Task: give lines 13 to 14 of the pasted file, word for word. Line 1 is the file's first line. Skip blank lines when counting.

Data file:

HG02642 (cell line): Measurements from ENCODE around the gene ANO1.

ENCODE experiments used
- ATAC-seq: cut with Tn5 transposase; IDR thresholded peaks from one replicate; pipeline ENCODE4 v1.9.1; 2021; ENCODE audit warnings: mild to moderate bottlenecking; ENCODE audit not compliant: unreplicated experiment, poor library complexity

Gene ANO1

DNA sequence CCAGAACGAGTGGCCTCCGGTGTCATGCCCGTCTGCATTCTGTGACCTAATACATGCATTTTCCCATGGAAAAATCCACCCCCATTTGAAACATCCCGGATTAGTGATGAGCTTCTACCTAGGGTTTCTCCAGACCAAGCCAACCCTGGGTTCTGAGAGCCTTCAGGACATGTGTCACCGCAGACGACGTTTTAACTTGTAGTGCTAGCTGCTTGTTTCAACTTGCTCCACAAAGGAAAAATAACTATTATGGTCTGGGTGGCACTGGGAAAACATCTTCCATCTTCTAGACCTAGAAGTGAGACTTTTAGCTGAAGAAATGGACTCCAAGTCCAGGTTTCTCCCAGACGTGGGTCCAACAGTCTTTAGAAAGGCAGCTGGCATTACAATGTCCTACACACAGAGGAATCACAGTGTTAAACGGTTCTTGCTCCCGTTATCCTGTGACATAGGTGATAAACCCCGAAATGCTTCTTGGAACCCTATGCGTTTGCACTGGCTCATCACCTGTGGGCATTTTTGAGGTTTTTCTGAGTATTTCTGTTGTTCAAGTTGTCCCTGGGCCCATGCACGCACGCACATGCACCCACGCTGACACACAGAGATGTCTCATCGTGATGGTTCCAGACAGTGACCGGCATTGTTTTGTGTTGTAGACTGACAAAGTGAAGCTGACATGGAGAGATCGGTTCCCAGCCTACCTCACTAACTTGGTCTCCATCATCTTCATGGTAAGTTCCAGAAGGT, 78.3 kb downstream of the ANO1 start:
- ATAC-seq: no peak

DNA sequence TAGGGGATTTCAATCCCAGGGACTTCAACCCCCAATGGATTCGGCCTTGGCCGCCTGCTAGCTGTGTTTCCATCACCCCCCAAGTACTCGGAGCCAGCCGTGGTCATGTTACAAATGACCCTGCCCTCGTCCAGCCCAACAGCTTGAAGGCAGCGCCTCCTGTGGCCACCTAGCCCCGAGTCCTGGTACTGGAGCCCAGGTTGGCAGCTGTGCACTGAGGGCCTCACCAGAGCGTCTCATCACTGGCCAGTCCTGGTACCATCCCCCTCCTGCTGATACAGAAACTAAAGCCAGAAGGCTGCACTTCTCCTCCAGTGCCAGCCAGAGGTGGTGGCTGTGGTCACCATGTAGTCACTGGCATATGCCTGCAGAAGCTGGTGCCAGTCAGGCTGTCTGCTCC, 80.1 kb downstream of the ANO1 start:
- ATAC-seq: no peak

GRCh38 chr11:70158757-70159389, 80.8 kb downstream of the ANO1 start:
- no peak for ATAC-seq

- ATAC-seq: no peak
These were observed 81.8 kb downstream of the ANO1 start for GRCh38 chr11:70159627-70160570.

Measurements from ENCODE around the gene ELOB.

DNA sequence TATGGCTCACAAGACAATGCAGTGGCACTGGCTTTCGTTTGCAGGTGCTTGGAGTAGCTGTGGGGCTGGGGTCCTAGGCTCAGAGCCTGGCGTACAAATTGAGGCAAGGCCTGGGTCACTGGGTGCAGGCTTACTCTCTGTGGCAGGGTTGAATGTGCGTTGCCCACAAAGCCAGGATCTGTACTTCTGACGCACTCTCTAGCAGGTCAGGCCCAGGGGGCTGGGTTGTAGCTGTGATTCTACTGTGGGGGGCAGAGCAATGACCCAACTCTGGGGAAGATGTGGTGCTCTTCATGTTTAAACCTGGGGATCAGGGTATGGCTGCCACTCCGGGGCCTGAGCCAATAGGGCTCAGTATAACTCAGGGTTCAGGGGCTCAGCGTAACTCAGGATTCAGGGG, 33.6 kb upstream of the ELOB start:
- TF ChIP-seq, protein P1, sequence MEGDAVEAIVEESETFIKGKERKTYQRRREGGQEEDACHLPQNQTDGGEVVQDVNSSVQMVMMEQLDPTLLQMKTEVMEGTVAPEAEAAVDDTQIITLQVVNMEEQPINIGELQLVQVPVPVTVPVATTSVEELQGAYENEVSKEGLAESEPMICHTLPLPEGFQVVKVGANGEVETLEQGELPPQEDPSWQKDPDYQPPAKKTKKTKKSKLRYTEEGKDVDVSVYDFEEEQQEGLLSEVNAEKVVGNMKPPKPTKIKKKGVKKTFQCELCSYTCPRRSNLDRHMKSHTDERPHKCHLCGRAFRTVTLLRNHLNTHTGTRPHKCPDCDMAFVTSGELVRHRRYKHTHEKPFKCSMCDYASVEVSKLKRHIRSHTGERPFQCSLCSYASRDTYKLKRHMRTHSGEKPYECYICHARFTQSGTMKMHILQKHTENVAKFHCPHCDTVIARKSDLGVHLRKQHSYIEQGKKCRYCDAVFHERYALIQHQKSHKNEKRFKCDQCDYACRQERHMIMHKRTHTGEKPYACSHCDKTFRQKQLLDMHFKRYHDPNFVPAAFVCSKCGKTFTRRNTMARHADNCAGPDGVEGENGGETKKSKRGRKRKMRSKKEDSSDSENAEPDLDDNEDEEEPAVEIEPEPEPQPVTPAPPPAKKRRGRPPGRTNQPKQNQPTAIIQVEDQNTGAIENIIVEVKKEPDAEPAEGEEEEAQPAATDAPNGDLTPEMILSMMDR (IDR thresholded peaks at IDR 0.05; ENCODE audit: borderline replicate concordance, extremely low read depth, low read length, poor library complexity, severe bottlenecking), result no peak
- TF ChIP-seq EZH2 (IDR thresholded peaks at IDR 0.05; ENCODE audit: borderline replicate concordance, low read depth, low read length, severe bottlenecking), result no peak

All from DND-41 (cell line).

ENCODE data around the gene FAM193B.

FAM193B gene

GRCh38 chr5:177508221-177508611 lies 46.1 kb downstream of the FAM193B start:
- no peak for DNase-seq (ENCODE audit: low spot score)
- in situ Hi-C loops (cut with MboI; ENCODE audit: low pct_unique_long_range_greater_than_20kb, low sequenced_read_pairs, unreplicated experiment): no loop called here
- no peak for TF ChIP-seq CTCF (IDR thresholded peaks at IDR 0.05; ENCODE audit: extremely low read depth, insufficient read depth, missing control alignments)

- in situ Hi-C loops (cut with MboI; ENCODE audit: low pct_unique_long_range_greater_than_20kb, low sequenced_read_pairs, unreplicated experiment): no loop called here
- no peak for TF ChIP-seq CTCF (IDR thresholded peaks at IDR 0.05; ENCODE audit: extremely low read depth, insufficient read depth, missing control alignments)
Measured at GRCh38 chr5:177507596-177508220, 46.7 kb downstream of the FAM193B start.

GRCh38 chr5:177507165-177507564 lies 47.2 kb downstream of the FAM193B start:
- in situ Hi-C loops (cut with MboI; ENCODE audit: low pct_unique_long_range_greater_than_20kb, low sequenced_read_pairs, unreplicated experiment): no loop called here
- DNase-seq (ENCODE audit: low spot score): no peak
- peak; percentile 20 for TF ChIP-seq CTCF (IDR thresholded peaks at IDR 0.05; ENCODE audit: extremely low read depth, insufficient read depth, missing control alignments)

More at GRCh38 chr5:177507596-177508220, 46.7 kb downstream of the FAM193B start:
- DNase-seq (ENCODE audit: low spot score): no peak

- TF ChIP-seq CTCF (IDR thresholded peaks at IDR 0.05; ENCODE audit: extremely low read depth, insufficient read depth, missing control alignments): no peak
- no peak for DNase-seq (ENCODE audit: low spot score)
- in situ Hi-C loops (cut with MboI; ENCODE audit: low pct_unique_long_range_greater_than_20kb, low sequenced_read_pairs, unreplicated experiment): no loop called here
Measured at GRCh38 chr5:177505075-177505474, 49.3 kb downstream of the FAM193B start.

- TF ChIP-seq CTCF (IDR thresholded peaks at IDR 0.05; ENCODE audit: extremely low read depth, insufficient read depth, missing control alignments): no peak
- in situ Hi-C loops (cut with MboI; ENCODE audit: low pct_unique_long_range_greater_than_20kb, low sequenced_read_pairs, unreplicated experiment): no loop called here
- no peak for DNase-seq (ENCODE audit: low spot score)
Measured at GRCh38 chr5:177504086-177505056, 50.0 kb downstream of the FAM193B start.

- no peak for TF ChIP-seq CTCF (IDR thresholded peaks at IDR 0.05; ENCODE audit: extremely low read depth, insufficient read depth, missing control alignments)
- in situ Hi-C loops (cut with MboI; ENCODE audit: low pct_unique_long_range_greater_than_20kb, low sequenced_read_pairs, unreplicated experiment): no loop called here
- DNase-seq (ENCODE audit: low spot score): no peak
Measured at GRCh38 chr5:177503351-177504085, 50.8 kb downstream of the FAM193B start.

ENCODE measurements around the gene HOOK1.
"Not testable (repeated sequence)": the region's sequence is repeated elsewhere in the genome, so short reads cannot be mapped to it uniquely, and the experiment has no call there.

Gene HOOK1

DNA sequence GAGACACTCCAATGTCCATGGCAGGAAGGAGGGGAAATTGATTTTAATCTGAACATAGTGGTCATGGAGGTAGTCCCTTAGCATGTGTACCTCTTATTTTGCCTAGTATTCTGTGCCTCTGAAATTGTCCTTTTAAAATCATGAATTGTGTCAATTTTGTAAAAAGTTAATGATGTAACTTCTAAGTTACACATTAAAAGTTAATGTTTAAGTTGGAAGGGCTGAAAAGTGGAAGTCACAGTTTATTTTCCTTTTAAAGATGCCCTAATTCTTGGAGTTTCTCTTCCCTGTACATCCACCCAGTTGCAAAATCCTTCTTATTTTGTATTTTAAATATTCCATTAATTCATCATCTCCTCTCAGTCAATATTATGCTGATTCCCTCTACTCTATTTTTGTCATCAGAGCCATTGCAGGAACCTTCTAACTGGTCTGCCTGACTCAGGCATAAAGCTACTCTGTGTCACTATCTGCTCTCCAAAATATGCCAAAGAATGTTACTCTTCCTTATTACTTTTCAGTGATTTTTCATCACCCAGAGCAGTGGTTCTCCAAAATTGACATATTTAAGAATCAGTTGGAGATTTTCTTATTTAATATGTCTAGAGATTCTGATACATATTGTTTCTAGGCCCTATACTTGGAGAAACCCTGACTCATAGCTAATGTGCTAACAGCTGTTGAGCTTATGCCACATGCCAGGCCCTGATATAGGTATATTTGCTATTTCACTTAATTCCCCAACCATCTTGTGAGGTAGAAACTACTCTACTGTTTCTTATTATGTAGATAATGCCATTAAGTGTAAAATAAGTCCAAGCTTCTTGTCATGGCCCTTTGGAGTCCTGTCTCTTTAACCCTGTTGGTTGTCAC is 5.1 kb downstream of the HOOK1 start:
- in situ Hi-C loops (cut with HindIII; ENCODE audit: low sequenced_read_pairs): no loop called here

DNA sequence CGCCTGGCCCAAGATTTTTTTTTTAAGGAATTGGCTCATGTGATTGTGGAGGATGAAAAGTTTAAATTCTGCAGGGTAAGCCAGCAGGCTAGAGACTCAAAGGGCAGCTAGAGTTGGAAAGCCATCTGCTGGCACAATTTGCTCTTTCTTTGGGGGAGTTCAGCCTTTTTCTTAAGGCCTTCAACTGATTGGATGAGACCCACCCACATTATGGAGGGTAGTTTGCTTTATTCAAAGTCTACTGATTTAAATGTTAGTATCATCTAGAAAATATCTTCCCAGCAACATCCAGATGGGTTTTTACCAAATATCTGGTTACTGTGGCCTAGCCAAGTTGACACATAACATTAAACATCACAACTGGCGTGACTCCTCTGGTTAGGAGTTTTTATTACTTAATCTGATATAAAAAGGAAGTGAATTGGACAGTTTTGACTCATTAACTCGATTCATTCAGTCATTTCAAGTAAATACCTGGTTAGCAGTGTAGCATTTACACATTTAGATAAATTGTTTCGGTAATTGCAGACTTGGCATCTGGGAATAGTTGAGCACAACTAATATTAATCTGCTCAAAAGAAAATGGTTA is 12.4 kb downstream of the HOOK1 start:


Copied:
Measurements from ENCODE around the gene ELOB.

DNA sequence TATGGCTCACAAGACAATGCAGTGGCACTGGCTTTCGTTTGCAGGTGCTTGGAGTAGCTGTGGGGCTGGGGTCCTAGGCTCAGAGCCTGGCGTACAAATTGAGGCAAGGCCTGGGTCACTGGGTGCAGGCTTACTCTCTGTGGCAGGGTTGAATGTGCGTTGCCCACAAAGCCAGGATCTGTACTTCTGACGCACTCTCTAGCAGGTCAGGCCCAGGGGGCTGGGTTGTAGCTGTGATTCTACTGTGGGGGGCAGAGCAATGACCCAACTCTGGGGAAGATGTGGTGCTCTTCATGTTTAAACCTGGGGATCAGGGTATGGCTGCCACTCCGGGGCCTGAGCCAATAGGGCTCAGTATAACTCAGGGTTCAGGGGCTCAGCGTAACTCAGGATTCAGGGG, 33.6 kb upstream of the ELOB start: